Business

Fear and confusion paralyse markets

Germany's chancellor, Angela Merkel, and France's president, Nicolas Sarkozy
Image caption Stock market investors are as confused as ever, in spite of all the efforts made by Europe's politicians to sort out the mess

Looking at the graph of most of the major equity markets over the past two and a half months, I have often been reminded of a ball bouncing along the inside of a tunnel, unable to escape its narrow range.

Another simile has now occurred to me - the path of a rabbit in front of a car's headlights.

To be fair, the announcement of the eurozone agreement last week allowed the the rabbit to dive into the verge - only for it to dart back this week in a suicidal zig-zag in front of the wheels of the approaching juggernaut.

The reason for the markets' return to the recent trading range is the same as the unfortunate bunny's.

Neither seem to have a clue what's going to happen - or where it is safe to hide.

Moving on

The fear in the markets obviously centres around the unravelling of last week's Brussels agreement.

S&P 500 Cash Index - Chicago Mercantile Exchange

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Top winner and loser

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But the equity markets were slow to get the picture.

While they were cracking out the champagne and leaping upwards as Germany's chancellor, Angela Merkel, and France's president, Nicolas Sarkozy, shook hands and smiled, the bond markets knew exactly what was going on.

Within hours of the agreement being announced, the Financial Times reported that the European Central Bank was intervening again in the Italian government bond market.

Italian bond yields continued their upward trajectory as investors marked down bond prices.

Unless Greek Prime Minister George Papandreou had already somehow let slip what he was about to do, the markets were not thinking about Greece.

They were already throwing cold water on the European Union's magniloquent announcement and targeting Italy.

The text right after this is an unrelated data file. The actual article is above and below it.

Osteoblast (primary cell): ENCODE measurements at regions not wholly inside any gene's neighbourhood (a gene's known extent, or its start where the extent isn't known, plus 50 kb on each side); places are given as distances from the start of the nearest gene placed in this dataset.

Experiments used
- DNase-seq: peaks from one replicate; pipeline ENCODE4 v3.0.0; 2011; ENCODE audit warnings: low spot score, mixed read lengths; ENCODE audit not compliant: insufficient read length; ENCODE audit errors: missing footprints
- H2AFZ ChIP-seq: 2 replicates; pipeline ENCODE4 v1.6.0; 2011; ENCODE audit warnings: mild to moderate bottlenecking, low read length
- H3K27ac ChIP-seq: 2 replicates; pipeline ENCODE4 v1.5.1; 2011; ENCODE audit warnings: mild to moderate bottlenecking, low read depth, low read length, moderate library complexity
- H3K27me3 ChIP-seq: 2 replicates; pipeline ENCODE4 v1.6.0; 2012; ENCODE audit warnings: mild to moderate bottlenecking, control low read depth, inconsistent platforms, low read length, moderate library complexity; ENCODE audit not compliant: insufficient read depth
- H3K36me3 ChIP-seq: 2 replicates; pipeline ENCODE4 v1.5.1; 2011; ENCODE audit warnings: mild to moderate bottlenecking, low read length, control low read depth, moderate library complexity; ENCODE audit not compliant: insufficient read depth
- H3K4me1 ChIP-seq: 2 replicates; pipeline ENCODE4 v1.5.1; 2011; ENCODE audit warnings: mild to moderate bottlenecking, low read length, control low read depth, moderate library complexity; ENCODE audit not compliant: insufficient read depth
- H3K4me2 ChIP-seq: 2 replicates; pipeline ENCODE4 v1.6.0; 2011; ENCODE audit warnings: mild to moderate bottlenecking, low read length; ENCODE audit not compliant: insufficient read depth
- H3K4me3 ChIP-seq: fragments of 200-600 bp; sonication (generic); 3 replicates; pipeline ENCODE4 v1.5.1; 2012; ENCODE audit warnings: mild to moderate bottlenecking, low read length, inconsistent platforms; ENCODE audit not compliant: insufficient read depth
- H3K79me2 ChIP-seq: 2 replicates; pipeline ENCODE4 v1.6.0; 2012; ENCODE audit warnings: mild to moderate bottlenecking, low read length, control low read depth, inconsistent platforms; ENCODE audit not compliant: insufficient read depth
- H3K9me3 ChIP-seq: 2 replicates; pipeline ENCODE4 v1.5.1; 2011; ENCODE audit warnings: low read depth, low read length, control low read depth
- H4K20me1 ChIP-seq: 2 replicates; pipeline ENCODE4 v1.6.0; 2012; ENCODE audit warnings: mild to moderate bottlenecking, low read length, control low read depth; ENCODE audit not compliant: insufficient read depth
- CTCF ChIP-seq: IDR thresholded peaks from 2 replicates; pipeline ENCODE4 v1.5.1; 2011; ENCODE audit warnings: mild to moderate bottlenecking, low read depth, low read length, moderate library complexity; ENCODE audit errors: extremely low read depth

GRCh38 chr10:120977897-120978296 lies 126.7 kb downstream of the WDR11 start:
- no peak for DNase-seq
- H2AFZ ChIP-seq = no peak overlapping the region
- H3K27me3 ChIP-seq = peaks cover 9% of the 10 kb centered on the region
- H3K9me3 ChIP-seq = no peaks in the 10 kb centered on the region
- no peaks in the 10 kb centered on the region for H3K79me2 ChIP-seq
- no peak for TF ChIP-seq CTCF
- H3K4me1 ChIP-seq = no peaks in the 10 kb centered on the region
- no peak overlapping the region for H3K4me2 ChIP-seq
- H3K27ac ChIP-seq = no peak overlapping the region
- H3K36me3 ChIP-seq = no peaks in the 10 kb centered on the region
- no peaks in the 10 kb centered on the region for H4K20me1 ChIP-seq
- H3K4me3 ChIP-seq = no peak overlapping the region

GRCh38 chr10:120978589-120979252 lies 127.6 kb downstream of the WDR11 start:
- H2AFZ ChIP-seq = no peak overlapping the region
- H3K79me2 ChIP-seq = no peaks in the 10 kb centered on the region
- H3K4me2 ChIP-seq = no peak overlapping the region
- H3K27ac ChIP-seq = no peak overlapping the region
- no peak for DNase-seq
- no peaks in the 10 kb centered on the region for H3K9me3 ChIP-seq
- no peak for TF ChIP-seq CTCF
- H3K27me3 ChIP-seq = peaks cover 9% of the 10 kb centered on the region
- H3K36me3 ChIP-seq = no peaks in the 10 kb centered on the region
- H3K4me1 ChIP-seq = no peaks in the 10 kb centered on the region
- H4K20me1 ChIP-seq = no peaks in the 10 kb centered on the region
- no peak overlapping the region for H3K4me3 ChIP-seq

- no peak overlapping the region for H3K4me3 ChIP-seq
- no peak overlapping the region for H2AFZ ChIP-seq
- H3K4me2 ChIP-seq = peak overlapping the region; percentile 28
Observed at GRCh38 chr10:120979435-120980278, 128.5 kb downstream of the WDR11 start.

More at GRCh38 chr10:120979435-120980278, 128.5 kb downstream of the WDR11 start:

Still spending

Furthermore, when MF Global went under, it had negligible exposure to Greece.

The bulk of its portfolio at the end of September was as follows: Italy (51%), Spain (18%) and Portugal (16%).

Beyond the chaos in Greece, the fear in the market is that the resources so loudly proclaimed last week to be ready to defend the eurozone, will not be up to the task of supporting Italy.

The question that might well be asked is that with all this gloom about, why have the equity markets not collapsed completely?

They may resist rising, but they also refuse to fall.

Stephen Pope, managing partner at the financial research boutique Spotlight Ideas, believes the resistance levels are maintained by a thread of strong, big companies still reporting solid profits.

"There is a sufficient number of heavyweight companies in many areas of the world that are coming out with good numbers and which are still encouraging people as the markets fall," he says

Mr Pope specifies resource stocks, miners and oil companies in the UK, chemical and heavy engineering groups in Germany and chemical and pharmaceutical companies in France.

Image caption Investors eye Mr Papandreou's every move

In the US he identifies some of the biggest and strongest banks, as well as the resource and high tech companies.

"As an example, take a look at Mastercard, which has just reported a tremendous set of earnings and is now trading at its highest level ever," Mr Pope says.

"It seems even at this time there are people out there who want to go on spending, and there are companies that will benefit."

Still growing

Last month, I wrote that in an environment of low to zero growth corporate profits will start to suffer. Indeed profits are in aggregate not growing as fast as they were.

Analysts' expectations have been steadily lowered over the past six months and are likely to be lowered further.

But the resilience of the corporate sector has been remarkable.

According to Bloomberg research the number of negative surprises for analysts watching third quarter results was roughly the same as last year - about 20% of all companies reporting.

The relief that it wasn't worse was one of the reasons why the US S&P500 had its best month in 20 or so years.

There is some confidence that while it's unclear where the euro crisis will end, meltdown is not on the cards.

Mr Pope believes that China and India will continue to provide growth, as they rebalance their economies and nurture domestic demand.

"With all the talk of having seven billion people on the planet, you can't ignore the opportunities that will bring," he says.

"Demand may not be going gangbusters as it has over the last decade, but there's no reason to think it will collapse either."